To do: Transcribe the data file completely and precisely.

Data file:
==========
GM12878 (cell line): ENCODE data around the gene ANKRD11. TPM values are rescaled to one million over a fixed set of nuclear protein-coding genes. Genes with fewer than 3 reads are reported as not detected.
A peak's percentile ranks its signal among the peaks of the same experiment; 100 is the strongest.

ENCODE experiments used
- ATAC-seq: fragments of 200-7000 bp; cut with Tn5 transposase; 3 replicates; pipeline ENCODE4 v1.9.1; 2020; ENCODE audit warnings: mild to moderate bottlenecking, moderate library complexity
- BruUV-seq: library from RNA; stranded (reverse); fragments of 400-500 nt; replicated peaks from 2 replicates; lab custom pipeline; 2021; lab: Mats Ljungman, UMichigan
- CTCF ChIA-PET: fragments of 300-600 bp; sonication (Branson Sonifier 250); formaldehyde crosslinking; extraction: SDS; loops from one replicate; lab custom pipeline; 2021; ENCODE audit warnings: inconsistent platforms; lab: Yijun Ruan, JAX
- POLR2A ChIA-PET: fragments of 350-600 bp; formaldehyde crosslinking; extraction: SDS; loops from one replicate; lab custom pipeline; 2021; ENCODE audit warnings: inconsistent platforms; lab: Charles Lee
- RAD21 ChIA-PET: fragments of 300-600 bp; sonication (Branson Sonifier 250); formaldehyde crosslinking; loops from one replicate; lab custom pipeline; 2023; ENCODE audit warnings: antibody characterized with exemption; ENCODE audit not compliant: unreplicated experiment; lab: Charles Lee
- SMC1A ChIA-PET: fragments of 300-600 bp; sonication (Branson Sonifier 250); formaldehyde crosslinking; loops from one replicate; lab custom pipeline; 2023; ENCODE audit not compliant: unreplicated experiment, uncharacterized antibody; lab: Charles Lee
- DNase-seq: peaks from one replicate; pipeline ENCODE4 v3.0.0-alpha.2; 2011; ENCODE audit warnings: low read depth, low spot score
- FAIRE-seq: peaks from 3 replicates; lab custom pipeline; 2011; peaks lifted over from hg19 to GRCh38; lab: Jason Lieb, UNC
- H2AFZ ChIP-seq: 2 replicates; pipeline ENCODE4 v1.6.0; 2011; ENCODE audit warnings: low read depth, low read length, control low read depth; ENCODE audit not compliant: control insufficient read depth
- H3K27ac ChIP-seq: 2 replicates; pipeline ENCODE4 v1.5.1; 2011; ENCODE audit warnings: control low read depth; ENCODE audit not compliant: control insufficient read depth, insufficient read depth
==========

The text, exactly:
GM12878 (cell line): ENCODE data around the gene ANKRD11. TPM values are rescaled to one million over a fixed set of nuclear protein-coding genes. Genes with fewer than 3 reads are reported as not detected.
A peak's percentile ranks its signal among the peaks of the same experiment; 100 is the strongest.

ENCODE experiments used
- ATAC-seq: fragments of 200-7000 bp; cut with Tn5 transposase; 3 replicates; pipeline ENCODE4 v1.9.1; 2020; ENCODE audit warnings: mild to moderate bottlenecking, moderate library complexity
- BruUV-seq: library from RNA; stranded (reverse); fragments of 400-500 nt; replicated peaks from 2 replicates; lab custom pipeline; 2021; lab: Mats Ljungman, UMichigan
- CTCF ChIA-PET: fragments of 300-600 bp; sonication (Branson Sonifier 250); formaldehyde crosslinking; extraction: SDS; loops from one replicate; lab custom pipeline; 2021; ENCODE audit warnings: inconsistent platforms; lab: Yijun Ruan, JAX
- POLR2A ChIA-PET: fragments of 350-600 bp; formaldehyde crosslinking; extraction: SDS; loops from one replicate; lab custom pipeline; 2021; ENCODE audit warnings: inconsistent platforms; lab: Charles Lee
- RAD21 ChIA-PET: fragments of 300-600 bp; sonication (Branson Sonifier 250); formaldehyde crosslinking; loops from one replicate; lab custom pipeline; 2023; ENCODE audit warnings: antibody characterized with exemption; ENCODE audit not compliant: unreplicated experiment; lab: Charles Lee
- SMC1A ChIA-PET: fragments of 300-600 bp; sonication (Branson Sonifier 250); formaldehyde crosslinking; loops from one replicate; lab custom pipeline; 2023; ENCODE audit not compliant: unreplicated experiment, uncharacterized antibody; lab: Charles Lee
- DNase-seq: peaks from one replicate; pipeline ENCODE4 v3.0.0-alpha.2; 2011; ENCODE audit warnings: low read depth, low spot score
- FAIRE-seq: peaks from 3 replicates; lab custom pipeline; 2011; peaks lifted over from hg19 to GRCh38; lab: Jason Lieb, UNC
- H2AFZ ChIP-seq: 2 replicates; pipeline ENCODE4 v1.6.0; 2011; ENCODE audit warnings: low read depth, low read length, control low read depth; ENCODE audit not compliant: control insufficient read depth
- H3K27ac ChIP-seq: 2 replicates; pipeline ENCODE4 v1.5.1; 2011; ENCODE audit warnings: control low read depth; ENCODE audit not compliant: control insufficient read depth, insufficient read depth